For Shvon Lowe, an invitation from a friend to attend the Sisters Network 5K turned into being something much bigger in her life.
BY Anita T. Shaffer
Shvon Lowe was going along with a friend’s invitation in December 2014 when she decided to sign up for the annual springtime 5K walk/run in Houston sponsored by Sisters Network, the only national breast cancer survivorship group focused on the African-American community. She wasn’t a jogger and she didn’t have a particular patient in mind.
Little did she realize that before she ever got to the race, she herself would enter the sisterhood of women with breast cancer.
At age 34, Lowe was diagnosed with stage 2A triple-negative breast cancer after undergoing an ultrasound to check out a suspicious lump. She soon found out that 18 members of her family — her paternal grandmother, aunts and cousins — had had breast cancer. Then came the discovery that she had the BRCA1
gene that put her at a high risk of breast and ovarian cancer.
Even though she had started chemotherapy, Lowe still decided to participate in the 2015 run. And you can bet that she’ll be there this year on April 16 for the 7th Annual National Breast Cancer Stop the Silence 5K Walk/Run. At least 10,000 people are expected to participate in what is the largest such fundraiser for African-American women with breast cancer.
Through a cancer journey that has included a double mastectomy, Lowe has not only benefited from Sisters Network programs, but she has also become an ardent volunteer for the organization and an ambassador for other women facing breast cancer.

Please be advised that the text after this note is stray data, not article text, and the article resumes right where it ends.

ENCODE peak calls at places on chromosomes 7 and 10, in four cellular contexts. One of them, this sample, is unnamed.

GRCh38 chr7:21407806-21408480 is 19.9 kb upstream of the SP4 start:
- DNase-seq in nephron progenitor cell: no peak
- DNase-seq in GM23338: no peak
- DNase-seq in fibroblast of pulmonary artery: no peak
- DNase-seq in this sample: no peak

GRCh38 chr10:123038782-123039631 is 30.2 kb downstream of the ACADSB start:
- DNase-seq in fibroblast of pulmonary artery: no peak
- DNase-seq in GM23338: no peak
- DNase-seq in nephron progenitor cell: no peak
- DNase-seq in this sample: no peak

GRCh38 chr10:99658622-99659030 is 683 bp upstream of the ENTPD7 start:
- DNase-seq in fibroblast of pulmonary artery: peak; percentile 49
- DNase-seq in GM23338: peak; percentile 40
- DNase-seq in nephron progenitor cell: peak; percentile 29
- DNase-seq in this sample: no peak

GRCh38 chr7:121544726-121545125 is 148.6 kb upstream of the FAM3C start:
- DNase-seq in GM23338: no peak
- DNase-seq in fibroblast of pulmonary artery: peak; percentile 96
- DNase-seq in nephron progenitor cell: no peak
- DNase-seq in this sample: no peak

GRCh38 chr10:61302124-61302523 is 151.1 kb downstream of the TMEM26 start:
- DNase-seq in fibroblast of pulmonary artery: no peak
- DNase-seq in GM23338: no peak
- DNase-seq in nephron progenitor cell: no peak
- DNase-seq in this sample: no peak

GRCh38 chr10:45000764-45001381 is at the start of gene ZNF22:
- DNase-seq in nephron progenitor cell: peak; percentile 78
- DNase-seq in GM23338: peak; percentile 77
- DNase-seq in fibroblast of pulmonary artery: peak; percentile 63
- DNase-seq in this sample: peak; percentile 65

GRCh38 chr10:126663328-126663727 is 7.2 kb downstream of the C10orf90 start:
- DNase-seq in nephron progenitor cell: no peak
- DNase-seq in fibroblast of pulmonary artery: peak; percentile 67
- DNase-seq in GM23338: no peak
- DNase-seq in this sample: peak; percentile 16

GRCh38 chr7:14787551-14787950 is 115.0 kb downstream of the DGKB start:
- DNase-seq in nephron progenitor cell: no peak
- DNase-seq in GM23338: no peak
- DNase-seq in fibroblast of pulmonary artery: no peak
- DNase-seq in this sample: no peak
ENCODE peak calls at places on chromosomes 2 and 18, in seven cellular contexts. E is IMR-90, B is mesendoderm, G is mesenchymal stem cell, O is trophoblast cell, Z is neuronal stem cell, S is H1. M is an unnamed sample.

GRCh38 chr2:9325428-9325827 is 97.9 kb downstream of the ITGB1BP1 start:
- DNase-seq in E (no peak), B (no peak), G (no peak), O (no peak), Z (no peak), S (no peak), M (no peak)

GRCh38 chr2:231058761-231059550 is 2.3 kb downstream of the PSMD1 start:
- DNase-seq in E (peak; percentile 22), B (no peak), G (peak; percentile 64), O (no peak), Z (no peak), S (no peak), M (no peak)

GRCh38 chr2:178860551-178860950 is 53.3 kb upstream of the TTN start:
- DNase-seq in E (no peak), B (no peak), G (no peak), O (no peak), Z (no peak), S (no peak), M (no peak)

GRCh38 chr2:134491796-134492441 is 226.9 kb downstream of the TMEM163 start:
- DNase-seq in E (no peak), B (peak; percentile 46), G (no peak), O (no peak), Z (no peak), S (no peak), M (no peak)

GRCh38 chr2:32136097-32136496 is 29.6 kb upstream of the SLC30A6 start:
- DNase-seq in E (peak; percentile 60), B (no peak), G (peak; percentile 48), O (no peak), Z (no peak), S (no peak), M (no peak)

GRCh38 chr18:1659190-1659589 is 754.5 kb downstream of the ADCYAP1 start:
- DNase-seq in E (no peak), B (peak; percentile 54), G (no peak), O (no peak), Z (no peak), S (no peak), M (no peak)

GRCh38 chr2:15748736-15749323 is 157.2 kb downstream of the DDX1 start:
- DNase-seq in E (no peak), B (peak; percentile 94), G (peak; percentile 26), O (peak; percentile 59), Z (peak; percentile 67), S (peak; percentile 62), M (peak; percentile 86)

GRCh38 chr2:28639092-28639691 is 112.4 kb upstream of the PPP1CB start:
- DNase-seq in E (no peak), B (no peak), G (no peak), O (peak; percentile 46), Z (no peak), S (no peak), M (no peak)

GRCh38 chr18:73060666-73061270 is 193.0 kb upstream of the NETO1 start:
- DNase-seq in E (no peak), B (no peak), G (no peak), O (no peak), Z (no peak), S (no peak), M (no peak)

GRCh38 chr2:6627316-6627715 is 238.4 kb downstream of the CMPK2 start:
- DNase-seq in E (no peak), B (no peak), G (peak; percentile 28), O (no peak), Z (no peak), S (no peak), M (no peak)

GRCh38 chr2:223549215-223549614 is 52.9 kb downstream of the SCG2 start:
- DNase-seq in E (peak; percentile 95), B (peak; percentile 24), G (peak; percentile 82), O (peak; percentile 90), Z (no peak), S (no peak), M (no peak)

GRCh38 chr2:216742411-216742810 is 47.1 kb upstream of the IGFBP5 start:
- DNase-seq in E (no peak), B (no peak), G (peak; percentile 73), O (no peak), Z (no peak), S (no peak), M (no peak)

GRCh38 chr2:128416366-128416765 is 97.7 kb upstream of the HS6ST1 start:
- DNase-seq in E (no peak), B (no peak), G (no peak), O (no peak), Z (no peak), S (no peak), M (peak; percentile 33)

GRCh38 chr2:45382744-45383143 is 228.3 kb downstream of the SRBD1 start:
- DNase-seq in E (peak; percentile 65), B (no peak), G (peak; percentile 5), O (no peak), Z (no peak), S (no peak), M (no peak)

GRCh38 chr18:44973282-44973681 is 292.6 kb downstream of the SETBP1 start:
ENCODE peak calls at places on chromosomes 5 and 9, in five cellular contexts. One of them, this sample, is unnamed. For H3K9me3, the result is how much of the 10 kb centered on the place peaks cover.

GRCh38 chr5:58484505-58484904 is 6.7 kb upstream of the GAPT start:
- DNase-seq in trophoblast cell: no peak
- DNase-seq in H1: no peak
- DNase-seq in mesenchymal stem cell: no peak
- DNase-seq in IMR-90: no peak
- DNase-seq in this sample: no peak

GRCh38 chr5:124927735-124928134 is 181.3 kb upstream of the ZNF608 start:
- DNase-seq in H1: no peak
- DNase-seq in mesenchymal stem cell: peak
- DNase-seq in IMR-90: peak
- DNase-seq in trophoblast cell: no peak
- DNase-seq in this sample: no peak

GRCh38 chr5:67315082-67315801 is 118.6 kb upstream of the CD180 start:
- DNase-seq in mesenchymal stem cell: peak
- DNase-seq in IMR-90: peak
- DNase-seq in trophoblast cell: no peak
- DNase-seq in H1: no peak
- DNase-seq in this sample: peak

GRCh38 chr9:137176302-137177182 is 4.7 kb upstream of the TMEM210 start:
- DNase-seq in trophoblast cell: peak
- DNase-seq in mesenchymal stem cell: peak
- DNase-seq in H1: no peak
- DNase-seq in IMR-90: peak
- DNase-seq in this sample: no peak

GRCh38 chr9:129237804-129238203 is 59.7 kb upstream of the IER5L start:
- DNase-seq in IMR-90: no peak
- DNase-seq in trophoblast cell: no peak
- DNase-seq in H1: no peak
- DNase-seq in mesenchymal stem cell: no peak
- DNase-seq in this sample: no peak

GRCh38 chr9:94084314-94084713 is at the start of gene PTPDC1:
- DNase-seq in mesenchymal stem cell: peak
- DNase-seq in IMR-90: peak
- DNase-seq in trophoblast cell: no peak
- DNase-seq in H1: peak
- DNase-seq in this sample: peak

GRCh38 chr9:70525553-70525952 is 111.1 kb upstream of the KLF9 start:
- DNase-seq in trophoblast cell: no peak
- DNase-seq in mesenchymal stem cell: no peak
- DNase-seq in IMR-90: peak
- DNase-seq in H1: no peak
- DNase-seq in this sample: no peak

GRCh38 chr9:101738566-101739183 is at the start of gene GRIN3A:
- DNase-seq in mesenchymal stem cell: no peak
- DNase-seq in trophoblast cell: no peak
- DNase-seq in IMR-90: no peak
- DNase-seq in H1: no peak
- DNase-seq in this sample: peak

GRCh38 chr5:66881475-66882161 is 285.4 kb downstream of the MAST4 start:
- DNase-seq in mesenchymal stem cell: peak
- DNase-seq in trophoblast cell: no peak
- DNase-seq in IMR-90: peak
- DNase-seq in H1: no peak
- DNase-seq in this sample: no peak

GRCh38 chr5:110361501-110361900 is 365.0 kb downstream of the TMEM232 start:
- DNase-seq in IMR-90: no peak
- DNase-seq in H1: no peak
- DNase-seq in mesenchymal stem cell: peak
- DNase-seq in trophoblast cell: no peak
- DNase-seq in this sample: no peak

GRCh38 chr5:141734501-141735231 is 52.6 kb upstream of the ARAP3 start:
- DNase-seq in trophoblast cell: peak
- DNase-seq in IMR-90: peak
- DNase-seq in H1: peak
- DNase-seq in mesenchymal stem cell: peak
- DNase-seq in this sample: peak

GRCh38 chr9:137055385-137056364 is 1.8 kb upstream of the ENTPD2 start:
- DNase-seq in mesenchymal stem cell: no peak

“It was my intention to show people that recovery doesn’t have to look one way,” said Lowe, who works as a revenue analyst for The University of Texas Health Science Center at Houston and is raising a 9-year-old daughter. “I wanted to give back. I wanted to do all these activities to have a level of confidence and comfort to say that I’ve gotten through this stage, I see there is a new phase of life. I can still be helpful, and there is no darkness anywhere. I can give people opportunities for hope.”
Those sentiments are exactly what Karen Eubanks Jackson had in mind when she founded Sisters Network in 1994 during an era when breast cancer was not always openly discussed in African-American communities.
She had been diagnosed with early-stage breast cancer a year earlier at the age of 50 after she nagged her doctor to further investigate a “fleshy lump” that she could sense — a lump that didn’t show up on a mammogram. An ultrasound confirmed her suspicions.
Then, she talked to her family and found out that an aunt and a great-aunt had died of breast cancer. “Yet my family felt we didn’t have a history of breast cancer,” she noted. “Not only was the community silent about breast cancer, my family was silent about breast cancer.”
Jackson said she felt “overwhelmed” and went looking for a sense of community as she embarked on her cancer journey. “I wanted to join an organization like a Sisters Network. I thought I could call a toll-free number and find it.”